skip to main | skip to sidebar
Home » , » Bacon is a pragmatist || In his essay, "Of Studies", does Bacon value study for its own sake or for practical use?
Bacon is a pragmatist and enlightened empiricits.He discussed the nature, function and purpose of studies for young men of his time. He wants that studies should be pursued for the expansion and improvements of the faculties of mind. He warns the young men against random, purposeless studies. He suggests that studies should give elegance in conversations, ability in the management of affairs and delight in private secluded life. Proper way of study yields benefits to the mind. Studies, according to this great essayist, are like a tonic to the mental defects or drawbacks that we possess as human beings. Bacon advocates reading all sorts and conditions of things; he pleads for the study of all subjects and in a judicious mind. Bacon also points his finger to the fact that theoretical studies should be refined and perfected by practical experience. In this respect, he values studies for practical purposes of life.
Bacon is a pragmatist

Bacon attaches too much importance to pragmatism.  essay "Of Studies" is a fine example of his obsession with the practical and pragmatic aspects of life. In the essay 'Of Studies", the author focuses on the method, nature and purposes of studies. He tells us about the diverse utility of studies. They bring delight, mirth and consolation to private and secluded life; they give the discussions an ornamental touch and colour; and study is the ability in the  judgement and disposition of business, Bacon also underlines the intellectual utility of the studies as they contribute greatly to the development of natural human abilities and skills.

Bacon values books for practical outcome and direct utility; he is a true pragmatic in his dealings with different types of book. Bacon, to whom practical aspect of life is of utmost paramount importance, is of the opinion that all books do not deserve same treatment and attention and contemplation. He firmly stands against the opinion that one should study books for study's sake only of the outcome: to him this is mere wastage of . This why Bacon, keeping the practical purpose and studies in mind, rightly suggests that "Some books are to be tasted, others to be swallowed, and some few to be chewed and digested: that is, some books are to be read only in parts; others to be read, but not curiously; and some few to be read wholly and with diligence and attention." Bacon attaches much importance to writing and he is definitely a realist in this respect. "Reading maketh a full man: conference a ready man; and writing an exact man." That reading must be accompanied by discourse and writing is the view of the author. Reading gives men intelligence; conversation gives one wit and writing renders one memory.

In the essay, "Of Studies" Bacon tells us about the impacts of the different branches of knowledge or different subjects on men. Studies can remove the imperfections of human nature and are perfected by the direct experiences of life. The purpose of reading is to increase one's capacity for rational and critical thinking. In the essay he suggests that the study of separate subjects has a distinctive power and influence over the mind. He states that "Histories make men wise, poets witty, the mathematics subtle, natural philosophy deep, moral grave, logic and rhetoric able to contend." Thus the study of history makes men wise; poetry makes men imaginative; mathematics gives intelligence; the study of natural philosophy prompts men to think seriously; the study of moral philosophy induces a sense of gravity; the study of logic sand law develops the power of argument and memory. The study of rhetoric strengthens man's command over language.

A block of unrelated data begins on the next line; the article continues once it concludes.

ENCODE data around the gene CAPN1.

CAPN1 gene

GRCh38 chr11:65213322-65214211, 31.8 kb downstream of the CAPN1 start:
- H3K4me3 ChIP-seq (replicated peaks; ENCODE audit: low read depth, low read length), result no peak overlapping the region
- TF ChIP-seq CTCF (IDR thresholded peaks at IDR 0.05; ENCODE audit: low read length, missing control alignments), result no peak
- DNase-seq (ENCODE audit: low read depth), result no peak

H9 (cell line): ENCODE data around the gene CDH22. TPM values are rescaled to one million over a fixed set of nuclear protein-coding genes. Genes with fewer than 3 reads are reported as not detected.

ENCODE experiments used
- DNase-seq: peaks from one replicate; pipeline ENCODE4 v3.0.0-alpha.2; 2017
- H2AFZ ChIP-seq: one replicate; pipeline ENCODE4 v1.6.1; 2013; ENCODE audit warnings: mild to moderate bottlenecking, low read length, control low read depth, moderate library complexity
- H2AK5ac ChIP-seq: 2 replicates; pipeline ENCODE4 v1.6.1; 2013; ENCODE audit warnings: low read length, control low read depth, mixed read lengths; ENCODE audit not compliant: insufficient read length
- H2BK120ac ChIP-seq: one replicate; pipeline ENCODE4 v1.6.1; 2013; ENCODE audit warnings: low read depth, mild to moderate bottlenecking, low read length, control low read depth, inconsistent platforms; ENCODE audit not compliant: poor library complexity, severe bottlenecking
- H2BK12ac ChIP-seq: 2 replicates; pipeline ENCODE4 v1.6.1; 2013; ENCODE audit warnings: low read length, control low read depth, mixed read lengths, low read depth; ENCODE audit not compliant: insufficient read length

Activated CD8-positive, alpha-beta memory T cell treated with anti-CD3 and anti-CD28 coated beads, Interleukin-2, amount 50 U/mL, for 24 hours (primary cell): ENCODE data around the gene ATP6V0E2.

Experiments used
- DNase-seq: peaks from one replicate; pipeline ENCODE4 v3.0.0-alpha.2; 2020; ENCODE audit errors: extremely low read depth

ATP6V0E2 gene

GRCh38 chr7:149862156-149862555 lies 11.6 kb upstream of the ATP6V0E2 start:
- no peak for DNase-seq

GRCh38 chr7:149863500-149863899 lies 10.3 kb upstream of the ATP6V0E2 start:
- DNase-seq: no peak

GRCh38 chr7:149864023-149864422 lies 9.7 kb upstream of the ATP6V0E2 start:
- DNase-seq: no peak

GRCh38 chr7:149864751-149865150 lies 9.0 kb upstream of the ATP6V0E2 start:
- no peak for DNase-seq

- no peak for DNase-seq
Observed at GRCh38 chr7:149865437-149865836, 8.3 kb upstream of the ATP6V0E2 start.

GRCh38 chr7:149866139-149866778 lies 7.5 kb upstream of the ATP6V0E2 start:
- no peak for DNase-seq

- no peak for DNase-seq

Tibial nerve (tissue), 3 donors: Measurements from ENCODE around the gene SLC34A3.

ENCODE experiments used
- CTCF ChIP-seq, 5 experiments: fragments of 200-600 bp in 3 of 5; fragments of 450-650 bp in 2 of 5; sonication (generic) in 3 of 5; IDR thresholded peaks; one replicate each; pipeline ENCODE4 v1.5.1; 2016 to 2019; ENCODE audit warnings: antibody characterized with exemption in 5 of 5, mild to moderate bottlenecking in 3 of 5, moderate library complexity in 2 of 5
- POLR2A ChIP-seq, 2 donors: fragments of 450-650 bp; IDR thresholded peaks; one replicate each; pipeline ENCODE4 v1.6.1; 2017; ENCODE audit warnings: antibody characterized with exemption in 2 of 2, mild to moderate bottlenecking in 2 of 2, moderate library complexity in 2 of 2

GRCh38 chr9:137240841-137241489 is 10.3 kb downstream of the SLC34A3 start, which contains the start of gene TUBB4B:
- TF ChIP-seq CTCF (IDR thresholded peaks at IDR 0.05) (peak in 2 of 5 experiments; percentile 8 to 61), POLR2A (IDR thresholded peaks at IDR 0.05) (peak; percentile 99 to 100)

Bacon thus stresses the practical value of studies. The skill for rational and practical management of human affairs must be encouraged by studies. Mere book-learning will not serve the purpose. He never forgets that studies can only add to the native wisdom of a man, which is founded on experience. As he puts it - "but that is a wisdom without them, and above them, won by observation."  This is a profoundly thoughtful statement, which can only be expected of a man who has seen much of life with a shrewd but contemplative mind. Bacon's essays come home to men's business because his attention is always fixed on the needs of human life and they appeal to the heart  because they are interspersed with practical and philosophical speculations on the various aspect of life and the world. These generalisations have an element of universality in them and that is why their appeal transcends the limits of time and space. Let us consider the wisdom of the statement: "To spend too much time in studies is sloth; to use them too much for omament is affectation; to make judgement wholly by their rules is the humour of a scholar." A statement like this contains the distilled wisdom o A statement like this contains the distilled wisdom of a man who values everything in terms of its practicality and who has seen life and its proper aims with perfect clarity of vision.

Bacon is in contrast to Henry Cardinal Newman in his attitude to studies. Unlike, Newman he does not preach that knowledge should be an end in itself. Whereas Newman consolidates his ground against the utilitarian view of knowledge, Bacon seems to be in favour of it. It is the practical aspect of study the really matters to Bacon most. Bacon is a Renaissance scholar, but he does not mean the practical use of study in the modem sense. In the modem industrial age, in the age of information and technological development, scientific and commercial studies are encouraged for vocational and professional purposes and for yielding material goods to the society. Bacon's emphasis is on the promotion of mental faculties in the individual.

0 comments:

Post a Comment

 
Back To Top